Cite This Page:

Friedrich-Schiller-Universität Jena. "AFM tips from the microwave: Chemists improve process for making sharp atomic force microscopy tips." ScienceDaily. ScienceDaily, 21 October 2010. <www.sciencedaily.com/releases/2010/10/101021104739.htm>.
Friedrich-Schiller-Universität Jena. (2010, October 21). AFM tips from the microwave: Chemists improve process for making sharp atomic force microscopy tips. ScienceDaily. Retrieved October 20, 2014 from www.sciencedaily.com/releases/2010/10/101021104739.htm
Friedrich-Schiller-Universität Jena. "AFM tips from the microwave: Chemists improve process for making sharp atomic force microscopy tips." ScienceDaily. www.sciencedaily.com/releases/2010/10/101021104739.htm (accessed October 20, 2014).

Share This



More Matter & Energy News

Monday, October 20, 2014

Featured Research

from universities, journals, and other organizations


Featured Videos

from AP, Reuters, AFP, and other news services

Gulfstream G500, G600 Unveiling

Gulfstream G500, G600 Unveiling

Flying (Oct. 20, 2014) — Watch Gulfstream's public launch of the G500 and G600 at their headquarters in Savannah, Ga., along with a surprise unveiling of the G500, which taxied up under its own power. Video provided by Flying
Powered by NewsLook.com
Japanese Scientists Unveil Floating 3D Projection

Japanese Scientists Unveil Floating 3D Projection

Reuters - Innovations Video Online (Oct. 20, 2014) — Scientists in Tokyo have demonstrated what they say is the world's first 3D projection that floats in mid air. A laser that fires a pulse up to a thousand times a second superheats molecules in the air, creating a spark which can be guided to certain points in the air to shape what the human eye perceives as an image. Matthew Stock reports. Video provided by Reuters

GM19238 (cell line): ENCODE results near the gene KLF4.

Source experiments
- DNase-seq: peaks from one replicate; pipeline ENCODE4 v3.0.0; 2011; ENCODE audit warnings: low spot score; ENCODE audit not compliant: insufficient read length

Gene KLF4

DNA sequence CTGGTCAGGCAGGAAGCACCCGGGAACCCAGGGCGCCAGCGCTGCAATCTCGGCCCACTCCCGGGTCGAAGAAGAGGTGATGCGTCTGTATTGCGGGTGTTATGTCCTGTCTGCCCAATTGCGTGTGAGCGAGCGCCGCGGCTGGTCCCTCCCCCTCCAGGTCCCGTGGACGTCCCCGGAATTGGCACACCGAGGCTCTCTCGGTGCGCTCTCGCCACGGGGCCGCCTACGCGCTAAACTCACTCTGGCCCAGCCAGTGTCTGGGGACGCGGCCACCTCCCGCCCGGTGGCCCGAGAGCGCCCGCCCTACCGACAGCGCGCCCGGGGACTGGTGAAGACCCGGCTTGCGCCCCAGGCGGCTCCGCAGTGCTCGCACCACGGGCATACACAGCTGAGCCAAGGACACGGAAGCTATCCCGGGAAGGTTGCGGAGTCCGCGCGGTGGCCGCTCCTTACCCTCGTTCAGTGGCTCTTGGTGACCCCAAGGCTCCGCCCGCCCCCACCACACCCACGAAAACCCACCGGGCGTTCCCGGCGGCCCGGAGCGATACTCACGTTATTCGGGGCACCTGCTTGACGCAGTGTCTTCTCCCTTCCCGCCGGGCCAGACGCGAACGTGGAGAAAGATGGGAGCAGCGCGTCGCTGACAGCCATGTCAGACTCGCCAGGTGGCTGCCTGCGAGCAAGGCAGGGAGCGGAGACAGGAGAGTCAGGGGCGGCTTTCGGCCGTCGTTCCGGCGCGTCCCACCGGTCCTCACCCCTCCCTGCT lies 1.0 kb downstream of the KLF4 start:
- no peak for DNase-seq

Powered by NewsLook.com
Hey, Doc! Sewage, Beer and Food Scraps Can Power Chevrolet’s Bi-Fuel Impala

Hey, Doc! Sewage, Beer and Food Scraps Can Power Chevrolet’s Bi-Fuel Impala

3BL Media (Oct. 20, 2014) — Hey, Doc! Sewage, Beer and Food Scraps Can Power Chevrolet’s Bi-fuel Impala Video provided by 3BL
Powered by NewsLook.com
What We Know About Microsoft's Rumored Smartwatch

What We Know About Microsoft's Rumored Smartwatch

Newsy (Oct. 20, 2014) — Microsoft will reportedly release a smartwatch that works across different mobile platforms, has a two-day battery life and tracks heart rate. Video provided by Newsy
Powered by NewsLook.com

Search ScienceDaily

Number of stories in archives: 140,361

Find with keyword(s):
 
Enter a keyword or phrase to search ScienceDaily for related topics and research stories.

Save/Print:
Share:  

Breaking News:

Strange & Offbeat Stories

 

Space & Time

Matter & Energy

Computers & Math

In Other News

... from NewsDaily.com

Science News

Health News

Environment News

Technology News



Save/Print:
Share:  

Free Subscriptions


Get the latest science news with ScienceDaily's free email newsletters, updated daily and weekly. Or view hourly updated newsfeeds in your RSS reader:

Get Social & Mobile


Keep up to date with the latest news from ScienceDaily via social networks and mobile apps:

Have Feedback?


Tell us what you think of ScienceDaily -- we welcome both positive and negative comments. Have any problems using the site? Questions?
Mobile iPhone Android Web
Follow Facebook Twitter Google+
Subscribe RSS Feeds Email Newsletters
Latest Headlines Health & Medicine Mind & Brain Space & Time Matter & Energy Computers & Math Plants & Animals Earth & Climate Fossils & Ruins